Each taxpayer across Missouri would need to shell out $5,000, compiling a total of $9.1 billion, to help the state pay all of its obligations, according to research by the Institute for Truth in Accounting.
Even though Missouri cannot seek financial relief in a bankruptcy court, the state meets the definition of bankrupt — a lack of assets to pay its bills when they come due — reports the Chicago-based non-profit that promotes accurate and transparent accounting.
Missouri had obligations of $14.1 billion as of June 30, 2009, but only $5 billion available to pay the bills when they come due, IFTA notes. The organization used the June 2009 data because it is the date of the latest financial report issued by Missouri.
While $5,000 for each taxpayer to cover the $9.1 billion might seem steep, it is not as high as other states, Weinberg said, pointing out the total amount for each taxpayer in Maine is $14,600, $15,600 in Oklahoma, $25,000 in Illinois, and $57,000 in New Jersey. The amount is lower in Missouri because the state is not required to contribute to the teachers’ pension or retirees’ health-care plans, she said.
All of the state’s bills are being paid on time and Missouri Gov. Jay Nixon and the state Legislature have made more than $900 million in cuts to keep the budget in balance, said Missouri Budget Director Linda Luebbering.
While Luebbering did not respond to a follow-up question about what would happen if the teacher’s pension plan could not pay its bills, nor did she respond directly to the IFTA’s research during an interview, she did talk with Missouri Watchdog about how her department views the current state of the Missouri budget.
“We are hopeful that with the budget reductions we will stay in balance for the remainder of the year,” Luebbering said, noting that there is a “bit of a shining light” in some of the state’s most recent economic news.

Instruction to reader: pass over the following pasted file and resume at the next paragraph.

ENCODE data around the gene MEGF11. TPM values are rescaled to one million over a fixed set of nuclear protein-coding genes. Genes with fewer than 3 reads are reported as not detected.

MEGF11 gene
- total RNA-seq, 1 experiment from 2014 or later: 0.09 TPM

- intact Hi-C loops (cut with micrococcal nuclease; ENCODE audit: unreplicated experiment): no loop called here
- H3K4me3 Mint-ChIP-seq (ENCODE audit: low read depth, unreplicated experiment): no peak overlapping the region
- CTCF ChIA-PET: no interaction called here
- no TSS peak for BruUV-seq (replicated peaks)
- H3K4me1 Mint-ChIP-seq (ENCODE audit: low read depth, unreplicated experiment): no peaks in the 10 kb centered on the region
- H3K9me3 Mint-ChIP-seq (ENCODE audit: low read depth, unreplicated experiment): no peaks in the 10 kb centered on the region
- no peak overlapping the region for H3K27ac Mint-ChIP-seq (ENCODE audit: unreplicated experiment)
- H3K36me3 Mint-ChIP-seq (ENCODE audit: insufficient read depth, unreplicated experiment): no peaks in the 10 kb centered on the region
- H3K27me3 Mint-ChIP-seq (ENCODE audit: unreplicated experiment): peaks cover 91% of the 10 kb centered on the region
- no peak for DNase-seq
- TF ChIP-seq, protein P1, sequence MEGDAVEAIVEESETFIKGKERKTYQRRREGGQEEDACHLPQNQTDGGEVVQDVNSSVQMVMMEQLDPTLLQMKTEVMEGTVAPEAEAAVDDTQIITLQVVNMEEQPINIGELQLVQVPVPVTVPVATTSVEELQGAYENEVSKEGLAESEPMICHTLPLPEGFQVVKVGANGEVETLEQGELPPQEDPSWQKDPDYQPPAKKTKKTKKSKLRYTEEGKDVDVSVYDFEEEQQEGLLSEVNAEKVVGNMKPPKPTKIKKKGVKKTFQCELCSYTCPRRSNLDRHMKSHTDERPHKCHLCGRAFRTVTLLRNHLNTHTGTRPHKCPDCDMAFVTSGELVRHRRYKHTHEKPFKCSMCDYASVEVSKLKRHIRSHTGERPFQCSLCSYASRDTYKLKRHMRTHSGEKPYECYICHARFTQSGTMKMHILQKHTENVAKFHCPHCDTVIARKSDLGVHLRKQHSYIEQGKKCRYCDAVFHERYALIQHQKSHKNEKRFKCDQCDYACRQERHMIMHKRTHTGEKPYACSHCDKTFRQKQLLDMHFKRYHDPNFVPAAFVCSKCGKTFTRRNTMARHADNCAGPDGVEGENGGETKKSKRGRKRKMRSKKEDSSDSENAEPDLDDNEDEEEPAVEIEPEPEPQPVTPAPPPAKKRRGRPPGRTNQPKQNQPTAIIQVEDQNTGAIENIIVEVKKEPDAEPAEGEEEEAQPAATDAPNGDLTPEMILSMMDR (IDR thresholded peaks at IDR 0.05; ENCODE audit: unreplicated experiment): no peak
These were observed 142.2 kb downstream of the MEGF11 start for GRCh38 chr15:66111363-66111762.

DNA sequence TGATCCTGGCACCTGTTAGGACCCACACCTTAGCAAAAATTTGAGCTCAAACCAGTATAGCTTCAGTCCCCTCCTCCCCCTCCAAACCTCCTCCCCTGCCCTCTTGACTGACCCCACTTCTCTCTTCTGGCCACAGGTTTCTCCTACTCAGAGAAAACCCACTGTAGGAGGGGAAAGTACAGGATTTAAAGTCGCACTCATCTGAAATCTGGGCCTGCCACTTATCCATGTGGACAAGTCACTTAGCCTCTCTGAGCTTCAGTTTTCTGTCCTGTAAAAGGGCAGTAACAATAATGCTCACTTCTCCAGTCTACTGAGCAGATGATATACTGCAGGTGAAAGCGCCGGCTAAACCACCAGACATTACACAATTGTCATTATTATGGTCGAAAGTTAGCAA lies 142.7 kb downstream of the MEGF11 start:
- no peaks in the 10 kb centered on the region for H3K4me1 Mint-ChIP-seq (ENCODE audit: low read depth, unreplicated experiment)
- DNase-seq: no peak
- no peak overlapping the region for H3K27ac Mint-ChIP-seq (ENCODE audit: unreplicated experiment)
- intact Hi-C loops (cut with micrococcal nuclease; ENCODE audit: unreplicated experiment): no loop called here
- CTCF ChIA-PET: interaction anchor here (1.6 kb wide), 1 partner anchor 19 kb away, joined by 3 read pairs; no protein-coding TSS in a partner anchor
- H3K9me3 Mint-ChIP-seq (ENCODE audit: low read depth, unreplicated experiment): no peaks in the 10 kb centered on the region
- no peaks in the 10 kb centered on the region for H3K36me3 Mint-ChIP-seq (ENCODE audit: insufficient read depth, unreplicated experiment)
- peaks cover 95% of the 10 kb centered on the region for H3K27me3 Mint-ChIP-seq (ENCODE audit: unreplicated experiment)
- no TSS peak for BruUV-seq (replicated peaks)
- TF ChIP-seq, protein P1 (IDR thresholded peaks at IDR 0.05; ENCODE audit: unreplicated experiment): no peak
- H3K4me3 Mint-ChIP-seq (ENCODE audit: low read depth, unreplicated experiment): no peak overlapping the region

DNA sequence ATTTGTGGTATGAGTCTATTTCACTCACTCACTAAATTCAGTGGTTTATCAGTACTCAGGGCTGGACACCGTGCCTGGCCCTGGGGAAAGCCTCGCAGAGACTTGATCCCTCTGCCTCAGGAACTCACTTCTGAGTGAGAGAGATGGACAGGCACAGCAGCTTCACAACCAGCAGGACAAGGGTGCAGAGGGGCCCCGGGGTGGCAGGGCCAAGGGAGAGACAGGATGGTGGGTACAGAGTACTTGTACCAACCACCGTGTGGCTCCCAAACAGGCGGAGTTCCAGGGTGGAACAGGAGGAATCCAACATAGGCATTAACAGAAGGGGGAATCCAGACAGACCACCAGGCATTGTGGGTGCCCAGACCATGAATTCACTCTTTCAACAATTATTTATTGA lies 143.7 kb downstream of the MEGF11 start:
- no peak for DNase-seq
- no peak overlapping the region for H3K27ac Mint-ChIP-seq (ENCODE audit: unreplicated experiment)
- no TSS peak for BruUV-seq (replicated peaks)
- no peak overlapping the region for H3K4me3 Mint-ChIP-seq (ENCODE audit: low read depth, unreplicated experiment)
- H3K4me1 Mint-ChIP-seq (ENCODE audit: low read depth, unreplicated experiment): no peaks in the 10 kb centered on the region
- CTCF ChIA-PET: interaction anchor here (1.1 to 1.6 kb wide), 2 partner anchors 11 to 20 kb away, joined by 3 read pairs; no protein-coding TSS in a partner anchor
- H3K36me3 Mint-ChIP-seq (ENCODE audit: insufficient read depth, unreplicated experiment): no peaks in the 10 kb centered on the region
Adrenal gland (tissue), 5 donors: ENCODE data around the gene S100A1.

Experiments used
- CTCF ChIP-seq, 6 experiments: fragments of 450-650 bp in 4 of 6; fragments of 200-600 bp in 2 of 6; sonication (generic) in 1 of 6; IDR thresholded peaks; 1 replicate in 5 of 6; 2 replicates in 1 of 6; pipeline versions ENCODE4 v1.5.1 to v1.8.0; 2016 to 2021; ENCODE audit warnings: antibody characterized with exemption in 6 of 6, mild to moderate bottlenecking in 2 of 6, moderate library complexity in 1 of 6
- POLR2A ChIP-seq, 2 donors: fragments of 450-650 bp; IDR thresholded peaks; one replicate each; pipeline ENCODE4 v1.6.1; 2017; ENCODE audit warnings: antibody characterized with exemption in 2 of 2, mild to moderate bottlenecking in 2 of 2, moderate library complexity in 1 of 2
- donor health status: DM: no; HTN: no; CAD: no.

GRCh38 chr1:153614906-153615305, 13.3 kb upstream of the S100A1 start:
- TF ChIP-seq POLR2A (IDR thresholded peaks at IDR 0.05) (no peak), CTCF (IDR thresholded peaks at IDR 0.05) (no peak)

Even though revenue continued to decline in the latest report, Luebbering said some numbers might be pointing to a turnaround. “We saw an increase in witholding taxes of 2.5 percent in the quarter,” she said.
Leubbering also noted sales tax receipts showed a bit of positive growth. But overall net general revenue declined 9.1 percent to $6.77 billion for the fiscal year 2010, ending June 30th, compared to $7.45 billion in 2009. Revenue dropped by 21.8 percent in June to $492.2 million compared to the same month last year.
Another positive sign is that employment numbers in Missouri continue to improve. For the fifth consecutive month, payroll employment increased in June, according to the Missouri Department of Economic Development.
The state’s non-farm payroll employment increased by 3,600 jobs in June on a seasonally-adjusted basis. Missouri’s unemployment rate fell to 9.1 percent in June, down from 9.3 in May, and 9.9 percent in June last year.
Yet another positive indicator for Missouri is that the state is one of the few with a AAA bond rating from all three of the major bond rating agencies, Luebbering said. “The state is managed fiscally responsible.”
Earlier this month Moody’s Investors Service and Standard & Poor’s reaffirmed Missouri’s AAA credit rating. Fitch Ratings reaffirmed the state’s AAA status the week before. The governor’s office touted in a statement that these ratings, which apply to general obligation bonds, help keep borrowing rates low for Missouri.
Initial revenue projections for fiscal 2011 forecast revenue growth of 3.6 percent, Fitch reported. However, working estimates have been revised downward. Missouri is currently projecting revenue to grow 2.2 percent.
“Missouri has a long record of conservative operations and has consistently displayed a willingness and ability to support fiscal balance,” Fitch said. “The state’s financial flexibility and liquidity position remain healthy.”
By Brian R. Hook, firstname.lastname@example.org, (314) 482-7944